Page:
Papua New Guinea: thirty new orchid species discovered


Pink orchids, Papua New Guinea

From the Times Online in Papua New Guinea:

30 new species of orchid bloom in the rainforest

Species were uncovered in the Kikori region during a series of expeditions organised by Worldwide Fund for Nature (WWF).

Mon, 16 Oct 2006

PORT MORESBY, PNG —- Thirty new species of orchid have been discovered by conservationists in previously unexplored tropical rainforests in the Papua New Guinea (PNG).

The species were uncovered in the Kikori region during a series of expeditions organised by the Worldwide Fund for Nature (WWF) as part of its efforts to catalogue the floral diversity of the area.

“The island of New Guinea is a goldmine of orchids,” said Wayne Harris, a botanist from Queensland Herbarium and one of the world’s leading authorities on the subject.

“There are more than 3,000 known species found here.

The expeditions have added significantly to the known floral diversity.

Papua New Guinea already has more recorded orchid species than any other country in the world.”

The discoveries were particularly welcome because many species of orchid have been pushed into extinction in Indonesia.

Olo Gebia, an ecologist for WWF, said: “Around 70 species of orchid that used to exist in the forests of neighbouring Indonesia have become extinct because of illegal logging.

So these recent discoveries are especially good news.”

He added: “The sad reality is that many of the plants in the region, including those which may contain cures to some of the world’s most deadly diseases, may become extinct before they have even been discovered — this gives even greater urgency to ensuring the long-term conservation of the remarkable Kikori region.”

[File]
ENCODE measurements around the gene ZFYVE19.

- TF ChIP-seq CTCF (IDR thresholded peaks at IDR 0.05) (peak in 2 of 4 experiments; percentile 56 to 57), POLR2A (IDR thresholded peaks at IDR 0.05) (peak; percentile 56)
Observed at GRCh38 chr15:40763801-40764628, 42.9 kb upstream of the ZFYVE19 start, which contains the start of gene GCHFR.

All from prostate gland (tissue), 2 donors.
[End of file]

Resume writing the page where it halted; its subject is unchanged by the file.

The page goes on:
Kikori, which includes Lake Kutubu, is internationally recognised for the diversity of its plant life and has been the focus of several zoological expeditions by the wildlife organisation since 1998.

It is an area rich in plant and animal diversity.

Other species found there include birds of paradise, giant cassowaries and the tree kangaroo.

The announcement comes just a week before the official launch of two new wildlife management areas in the region.

They will help to protect the tropical rainforest areas where the orchids were discovered and are described by conservationists as an “important step” towards saving the habitat.

More than 20,000 people, from 12 ethnic groups, live in the area.

Papua New Guinea: colonial history.

Birds of paradise photo gallery: here.

Lady’s slipper orchid in the UK: here.

Papua New Guinea declares first National Conservation Area to protect tree kangaroos: here.

5 thoughts on “Papua New Guinea: thirty new orchid species discovered

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